Written by Heather Bellson
* For a review of Chapter One: “And Let My Cry Come Unto Thee” – click here
* For a review of Chapter Three: “Let ‘Em In” – click here
Young boys in a dark room are ordered around by a nasty man with a thick Irish brogue. One of them is lead down into a darker part of the large basement, in whatever building they’re stowed away. The kid takes a Holy Bible with him into a long tunnel-like corridor. At the end is a man plagued by a demon possessing him.
Cut to Father Marcus Keane (Ben Daniels) – that was little Marcus, back in the early days. Oh, I love the intrigue! In his own personal Bible, he annotates various sections. By the look of it he’s quite the devout man in his older age. Or is he merely a man trying to figure life out? Likely both. He’s troubled though, that’s more than evident.
Angela Rance (Geena Davis) is having trouble, too. Her daughter Casey (Hannah Kasulka) is speaking in an eerie voice, sitting alone in the dark. Whatever demon that’s possessed her is a pervert, as it turns out. And he warns Casey about her “lying, sneaking mother.” One of the creepiest scenes yet, if not the creepiest.
Father Tomas Ortega (Alfonso Herrera) is talking with Bishop Egan (Brad Armacost) about whether he might be able to conduct an exorcism. Obviously that goes over like a fart in church (appropriate joke). The modern day Catholic Church clearly looks down on all that old demon and hellfire nonsense they once preached. Ah, the ever shifting plague of Catholicism.
Meanwhile, Angela’s out keeping up appearances because that’s clearly the type of family she and space case husband Henry (Alan Ruck) have together. There’s a looming visit for Pope Sebastian on the horizon. A perfect addition for any horror, particularly one involving demons. Speaking of which, Casey calls mom in a speechless panic. At home upstairs, mom finds no Casey. The family gets home and things are feeling confused. Gets worse when they uncover a sickly nest of centipedes squirming around on Casey’s sheets. The beginning signs of evil.
Father Marcus has broken into Father Tomas’ place. A man of many talents. Love how the difference between these two men couldn’t be more vast, as is explained easily with this harmless little act of breaking-and-entering. So it seems Keane is back in the game. He lets Father Tomas in on what’s happening with the demon, or what’s soon to happen. The guy’s definitely seen his share of shit. But there’s also Tomas, his pen pal relationship (and possibly more) with a woman named Jessica; who is she? Makes Keane, and us, very curious. Turns out there was a brief relationship of sorts before he took his vows. All Father Marcus is trying to make clear is that the demon can tell everything. It will use all of it against them.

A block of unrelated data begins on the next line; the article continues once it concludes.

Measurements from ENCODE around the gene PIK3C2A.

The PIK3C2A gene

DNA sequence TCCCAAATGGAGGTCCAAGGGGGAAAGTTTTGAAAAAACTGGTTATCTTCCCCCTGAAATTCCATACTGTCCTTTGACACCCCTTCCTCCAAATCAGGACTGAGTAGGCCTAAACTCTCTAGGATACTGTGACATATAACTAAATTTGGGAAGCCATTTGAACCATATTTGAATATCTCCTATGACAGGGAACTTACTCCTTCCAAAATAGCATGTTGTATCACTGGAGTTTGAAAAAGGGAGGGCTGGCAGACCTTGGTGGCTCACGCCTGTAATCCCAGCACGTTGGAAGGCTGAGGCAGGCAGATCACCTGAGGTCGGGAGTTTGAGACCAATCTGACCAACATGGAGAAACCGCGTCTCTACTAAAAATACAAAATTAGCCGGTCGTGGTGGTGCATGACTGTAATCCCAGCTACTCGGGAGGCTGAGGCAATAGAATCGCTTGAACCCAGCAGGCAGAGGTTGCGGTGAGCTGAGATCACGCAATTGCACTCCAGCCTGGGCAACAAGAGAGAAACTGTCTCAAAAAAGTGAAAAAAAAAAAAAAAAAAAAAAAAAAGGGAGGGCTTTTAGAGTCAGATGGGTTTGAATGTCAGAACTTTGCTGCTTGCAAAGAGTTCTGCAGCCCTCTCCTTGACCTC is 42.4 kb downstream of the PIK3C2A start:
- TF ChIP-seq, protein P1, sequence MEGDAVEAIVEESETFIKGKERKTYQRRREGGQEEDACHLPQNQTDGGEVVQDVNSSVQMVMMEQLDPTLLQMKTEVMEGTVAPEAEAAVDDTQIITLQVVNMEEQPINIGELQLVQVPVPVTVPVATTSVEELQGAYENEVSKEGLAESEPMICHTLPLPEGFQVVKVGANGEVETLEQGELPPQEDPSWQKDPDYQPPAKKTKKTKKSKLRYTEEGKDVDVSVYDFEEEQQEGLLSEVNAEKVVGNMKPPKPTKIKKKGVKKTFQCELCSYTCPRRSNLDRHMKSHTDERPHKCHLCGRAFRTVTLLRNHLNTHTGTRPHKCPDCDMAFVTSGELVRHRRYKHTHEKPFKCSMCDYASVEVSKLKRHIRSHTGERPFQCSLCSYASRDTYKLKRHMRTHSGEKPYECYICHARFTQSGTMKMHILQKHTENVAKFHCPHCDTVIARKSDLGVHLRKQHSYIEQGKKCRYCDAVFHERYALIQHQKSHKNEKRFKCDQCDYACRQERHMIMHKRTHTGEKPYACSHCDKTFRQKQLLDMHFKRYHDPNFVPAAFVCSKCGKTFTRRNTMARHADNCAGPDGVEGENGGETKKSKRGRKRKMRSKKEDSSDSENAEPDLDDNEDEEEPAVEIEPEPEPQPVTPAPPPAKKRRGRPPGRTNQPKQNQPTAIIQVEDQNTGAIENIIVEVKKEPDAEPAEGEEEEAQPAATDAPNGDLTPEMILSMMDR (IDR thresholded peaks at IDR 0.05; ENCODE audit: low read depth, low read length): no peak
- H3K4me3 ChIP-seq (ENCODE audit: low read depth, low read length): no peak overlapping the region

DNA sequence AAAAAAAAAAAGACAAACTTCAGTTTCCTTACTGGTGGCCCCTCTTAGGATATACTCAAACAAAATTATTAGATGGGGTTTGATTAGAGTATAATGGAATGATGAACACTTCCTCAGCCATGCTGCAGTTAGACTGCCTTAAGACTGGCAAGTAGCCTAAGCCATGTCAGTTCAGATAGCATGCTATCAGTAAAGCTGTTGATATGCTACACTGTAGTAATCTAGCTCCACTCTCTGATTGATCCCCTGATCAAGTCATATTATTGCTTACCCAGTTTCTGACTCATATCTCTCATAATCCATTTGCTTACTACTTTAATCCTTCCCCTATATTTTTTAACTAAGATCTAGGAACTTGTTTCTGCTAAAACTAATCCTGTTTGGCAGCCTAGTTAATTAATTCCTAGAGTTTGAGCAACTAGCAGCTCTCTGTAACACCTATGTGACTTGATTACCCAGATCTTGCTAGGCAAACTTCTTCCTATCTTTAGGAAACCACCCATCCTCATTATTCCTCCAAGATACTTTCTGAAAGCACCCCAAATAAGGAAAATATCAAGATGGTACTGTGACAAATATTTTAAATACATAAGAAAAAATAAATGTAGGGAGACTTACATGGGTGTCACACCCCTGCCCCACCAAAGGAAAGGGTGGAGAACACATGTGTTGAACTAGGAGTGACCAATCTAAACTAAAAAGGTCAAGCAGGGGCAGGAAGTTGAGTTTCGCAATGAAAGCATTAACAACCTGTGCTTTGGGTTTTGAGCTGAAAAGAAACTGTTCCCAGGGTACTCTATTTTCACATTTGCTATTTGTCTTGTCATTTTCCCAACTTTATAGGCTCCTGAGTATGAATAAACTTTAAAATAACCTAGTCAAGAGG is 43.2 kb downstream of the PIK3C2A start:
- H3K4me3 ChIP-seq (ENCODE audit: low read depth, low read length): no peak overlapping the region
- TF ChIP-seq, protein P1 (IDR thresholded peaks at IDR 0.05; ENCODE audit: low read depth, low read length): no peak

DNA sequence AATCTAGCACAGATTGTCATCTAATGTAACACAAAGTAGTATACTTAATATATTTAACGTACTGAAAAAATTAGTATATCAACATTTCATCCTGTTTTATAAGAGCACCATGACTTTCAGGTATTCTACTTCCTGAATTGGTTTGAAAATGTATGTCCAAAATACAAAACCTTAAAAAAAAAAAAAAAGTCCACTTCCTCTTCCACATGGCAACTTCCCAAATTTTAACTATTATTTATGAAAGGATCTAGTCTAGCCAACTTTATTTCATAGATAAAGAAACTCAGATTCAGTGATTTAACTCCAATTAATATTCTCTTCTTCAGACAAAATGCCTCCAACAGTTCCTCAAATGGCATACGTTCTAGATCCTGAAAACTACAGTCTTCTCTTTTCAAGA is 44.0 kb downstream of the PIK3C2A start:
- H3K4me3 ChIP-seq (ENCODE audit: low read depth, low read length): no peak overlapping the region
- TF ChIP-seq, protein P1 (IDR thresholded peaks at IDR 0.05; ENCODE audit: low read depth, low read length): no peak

During a lacrosse game, Casey sees an old man (Robert Emmet Lunney) wave to her in the stands. On the field she has a run in with a particular player, after which she turns into… someone else. She focuses on the other player whose leg soon snaps. Spooky.
At home the family is playing Jenga and having a laugh together. Except things take a turn when Angela lets slip her ideas about what’s going on with Casey. And the demon’s ready to play.
The next day at the church, Angela pleads with Father Tomas to get things moving. He’s reluctant because of what Bishop Egan said. They want more psychiatric evidence about what could be going on with the girl. Trying to snatch up a bit of holy water the mother winds up talking to Father Marcus. He happily gives out a bit of advice on the sly. “God helps those who help themselves, right?” he quips; a Ben Franklin quote. In the food line at church, the man with the messed up scalp from last episode goes up to Casey, speaking about her being chosen and then calling out: “Let me touch you.” He also makes Father Marcus double-take back to his childhood in the dark tunnel.